Building Confidence In The Struggling Reader


Hi everyone! Emily here, from The Reading Tutor/OG. I'm excited to share with you in this brand new year! Today, I'm going to open a discussion. Many of us work with challenged or struggling readers every day. As a classroom teacher, you recognize how vital it is to reach out and help these students not only experience success, but to develop a love of reading.

I work specifically with struggling readers and the challenge for them to gain success is ever present. Reading the written word is a constant reminder of their struggle. And yet they keep on keepin' on. When a lesson is especially tough or you've been working with this child or group on a strategy or skill for what may seem like forever, what pushes them to remain steadfast? What keeps them encouraged and confident?

I've surveyed a group of teachers and teacher bloggers, asking them to share some of their advice. They came up with some great suggestions! At the end of this post, please comment with any ideas you may have. Thank you!

~Ways To Build Confidence~
  1. Nicole: "Small realistic measurable goals. Keep a graph and celebrate growth . We have a wall of earn an index card brick upon making a goal. They also wear a lanyard for the day that has a sign saying "I met goal! ASK ME ABOUT IT! ". Staff and students ask and they are happy to talk about their success."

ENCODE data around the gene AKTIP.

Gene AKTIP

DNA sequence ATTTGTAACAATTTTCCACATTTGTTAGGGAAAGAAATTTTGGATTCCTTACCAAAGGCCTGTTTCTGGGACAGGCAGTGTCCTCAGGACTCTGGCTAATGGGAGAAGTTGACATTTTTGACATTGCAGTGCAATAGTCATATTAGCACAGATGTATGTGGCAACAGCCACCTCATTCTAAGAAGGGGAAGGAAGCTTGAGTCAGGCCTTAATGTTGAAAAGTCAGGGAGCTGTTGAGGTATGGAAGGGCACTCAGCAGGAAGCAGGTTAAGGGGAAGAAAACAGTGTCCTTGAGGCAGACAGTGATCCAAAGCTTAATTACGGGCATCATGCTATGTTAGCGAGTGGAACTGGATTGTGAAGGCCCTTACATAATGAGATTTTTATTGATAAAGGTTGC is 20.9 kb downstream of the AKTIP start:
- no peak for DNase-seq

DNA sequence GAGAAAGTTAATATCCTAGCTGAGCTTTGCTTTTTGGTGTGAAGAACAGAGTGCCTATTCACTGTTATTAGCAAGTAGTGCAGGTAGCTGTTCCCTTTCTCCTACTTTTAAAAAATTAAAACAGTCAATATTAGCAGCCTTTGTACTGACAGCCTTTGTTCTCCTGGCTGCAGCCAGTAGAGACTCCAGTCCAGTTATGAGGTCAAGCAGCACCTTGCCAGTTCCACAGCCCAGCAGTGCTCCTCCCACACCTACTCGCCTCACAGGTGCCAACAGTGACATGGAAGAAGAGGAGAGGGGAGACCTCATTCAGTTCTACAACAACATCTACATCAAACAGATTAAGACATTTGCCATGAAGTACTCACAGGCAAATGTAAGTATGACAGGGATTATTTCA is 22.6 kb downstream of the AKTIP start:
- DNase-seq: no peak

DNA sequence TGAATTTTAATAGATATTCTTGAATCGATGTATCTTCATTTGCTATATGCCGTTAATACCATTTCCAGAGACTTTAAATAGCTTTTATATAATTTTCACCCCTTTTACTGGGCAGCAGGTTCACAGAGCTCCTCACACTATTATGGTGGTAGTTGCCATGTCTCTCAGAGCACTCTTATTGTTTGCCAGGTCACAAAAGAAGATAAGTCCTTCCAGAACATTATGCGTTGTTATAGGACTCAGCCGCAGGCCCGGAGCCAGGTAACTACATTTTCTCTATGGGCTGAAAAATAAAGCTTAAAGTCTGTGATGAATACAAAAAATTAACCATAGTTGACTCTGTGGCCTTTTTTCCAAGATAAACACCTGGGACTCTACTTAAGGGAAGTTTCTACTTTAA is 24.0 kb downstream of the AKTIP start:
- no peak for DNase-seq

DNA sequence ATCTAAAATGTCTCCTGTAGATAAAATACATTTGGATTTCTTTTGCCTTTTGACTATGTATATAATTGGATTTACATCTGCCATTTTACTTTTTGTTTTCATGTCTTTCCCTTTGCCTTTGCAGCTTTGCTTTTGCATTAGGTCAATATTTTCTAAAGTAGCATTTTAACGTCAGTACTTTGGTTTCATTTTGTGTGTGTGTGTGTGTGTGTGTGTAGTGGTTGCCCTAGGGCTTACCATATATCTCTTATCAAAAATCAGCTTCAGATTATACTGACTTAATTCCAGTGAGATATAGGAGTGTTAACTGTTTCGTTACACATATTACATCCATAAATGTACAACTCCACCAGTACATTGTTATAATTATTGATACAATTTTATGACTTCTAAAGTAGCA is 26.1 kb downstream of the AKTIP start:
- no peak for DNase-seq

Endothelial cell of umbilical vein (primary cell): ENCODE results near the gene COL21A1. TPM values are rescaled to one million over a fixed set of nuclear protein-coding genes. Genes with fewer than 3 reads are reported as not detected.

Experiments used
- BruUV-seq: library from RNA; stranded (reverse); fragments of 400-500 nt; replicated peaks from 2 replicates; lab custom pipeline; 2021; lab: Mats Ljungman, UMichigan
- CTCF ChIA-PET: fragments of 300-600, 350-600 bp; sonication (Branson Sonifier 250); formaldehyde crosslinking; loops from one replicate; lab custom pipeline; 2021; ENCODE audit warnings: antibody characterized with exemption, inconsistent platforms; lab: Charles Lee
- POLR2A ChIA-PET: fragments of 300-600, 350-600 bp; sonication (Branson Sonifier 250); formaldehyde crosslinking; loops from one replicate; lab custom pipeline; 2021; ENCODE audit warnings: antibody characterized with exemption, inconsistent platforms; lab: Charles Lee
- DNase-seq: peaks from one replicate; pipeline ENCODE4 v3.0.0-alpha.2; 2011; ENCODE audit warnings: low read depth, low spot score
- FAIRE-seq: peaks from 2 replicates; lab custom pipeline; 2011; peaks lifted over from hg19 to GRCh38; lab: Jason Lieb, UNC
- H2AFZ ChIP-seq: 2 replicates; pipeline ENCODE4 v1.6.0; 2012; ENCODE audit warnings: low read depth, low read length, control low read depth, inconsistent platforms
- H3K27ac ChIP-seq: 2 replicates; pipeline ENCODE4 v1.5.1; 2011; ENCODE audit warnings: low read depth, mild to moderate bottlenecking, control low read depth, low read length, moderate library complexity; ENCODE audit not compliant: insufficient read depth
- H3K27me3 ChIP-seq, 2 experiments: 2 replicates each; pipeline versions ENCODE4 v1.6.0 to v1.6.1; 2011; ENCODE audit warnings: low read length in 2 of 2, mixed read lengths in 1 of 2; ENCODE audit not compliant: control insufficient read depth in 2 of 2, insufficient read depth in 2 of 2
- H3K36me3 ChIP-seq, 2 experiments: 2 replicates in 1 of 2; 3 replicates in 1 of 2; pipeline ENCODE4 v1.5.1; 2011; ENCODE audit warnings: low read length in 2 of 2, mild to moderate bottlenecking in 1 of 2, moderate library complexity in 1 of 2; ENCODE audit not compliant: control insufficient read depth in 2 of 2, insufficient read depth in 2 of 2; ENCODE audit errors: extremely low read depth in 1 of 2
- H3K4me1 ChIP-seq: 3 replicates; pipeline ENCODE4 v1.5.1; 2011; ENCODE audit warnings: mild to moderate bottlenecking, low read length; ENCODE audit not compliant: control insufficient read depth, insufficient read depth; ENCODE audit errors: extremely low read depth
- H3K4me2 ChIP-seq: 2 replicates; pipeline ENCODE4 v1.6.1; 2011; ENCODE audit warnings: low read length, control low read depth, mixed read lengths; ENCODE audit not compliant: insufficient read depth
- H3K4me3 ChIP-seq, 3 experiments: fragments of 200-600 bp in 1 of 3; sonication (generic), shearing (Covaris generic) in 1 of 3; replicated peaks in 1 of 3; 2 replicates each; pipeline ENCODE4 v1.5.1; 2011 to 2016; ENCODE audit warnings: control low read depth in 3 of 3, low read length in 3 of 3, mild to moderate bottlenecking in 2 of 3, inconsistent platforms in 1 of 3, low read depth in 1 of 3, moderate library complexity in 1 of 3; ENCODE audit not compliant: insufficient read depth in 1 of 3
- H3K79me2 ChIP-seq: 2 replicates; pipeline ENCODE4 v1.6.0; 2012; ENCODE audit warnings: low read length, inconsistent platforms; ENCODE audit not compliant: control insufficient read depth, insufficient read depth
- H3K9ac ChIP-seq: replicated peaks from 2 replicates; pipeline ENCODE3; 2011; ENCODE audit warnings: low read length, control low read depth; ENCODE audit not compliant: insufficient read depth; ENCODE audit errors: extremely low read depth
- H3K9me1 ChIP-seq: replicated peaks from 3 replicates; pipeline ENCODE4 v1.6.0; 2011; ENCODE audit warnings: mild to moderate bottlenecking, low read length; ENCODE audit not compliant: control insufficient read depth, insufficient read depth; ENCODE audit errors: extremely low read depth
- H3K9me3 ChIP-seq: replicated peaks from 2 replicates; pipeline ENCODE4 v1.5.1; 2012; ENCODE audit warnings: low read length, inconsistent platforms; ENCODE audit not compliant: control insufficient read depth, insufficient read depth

2. Michelle: "Students are responsible for completing a reading response journal entry each week. I praise well written entries and the student has the option of reading them aloud to the class. Praise goes a long way and often my strugglers have excellent examples to share with the class."
  3. Zanah: "I have done reader's theatre to build the confidence of my struggling readers. They love to put on the play for their friends. I can see a big difference in them after they have a part in the play. We do 1-2 every quarter."
  4. Meg: "Personal shopper" experiences...I make "dates" with kids to go to the library for one on one shopping. They love it. I really think that when they read just right books and learn to love reading, so much takes care of itself. I also really try to touch base with them daily as to their nighttime reading, ask them about their books, etc--make that personal connection to show them that I care about their reading...and it usually rubs off on them. I also like to send happy emails/notes home when they finish books or do great things--because families can be HUGE players in this--helpful or NOT helpful!
  5. Brian: "Every year I have at least 6 students who are at least one-two levels below grade level. Many of these students come from homes that do not have a lot of books in them. When I send book orders home, I talk with those children individually and ask them what books they like. Then I purchase them, and set them aside for those students."
  6. Debbie: "I have my struggling readers read to students in lower grades. We go to the library and pick out books that the "younger students" would like….and they also happen to be books that the struggling readers will be able to read more easily. The younger kids are so excited to hear stories from the "big kids" and my struggling readers feel like super stars!"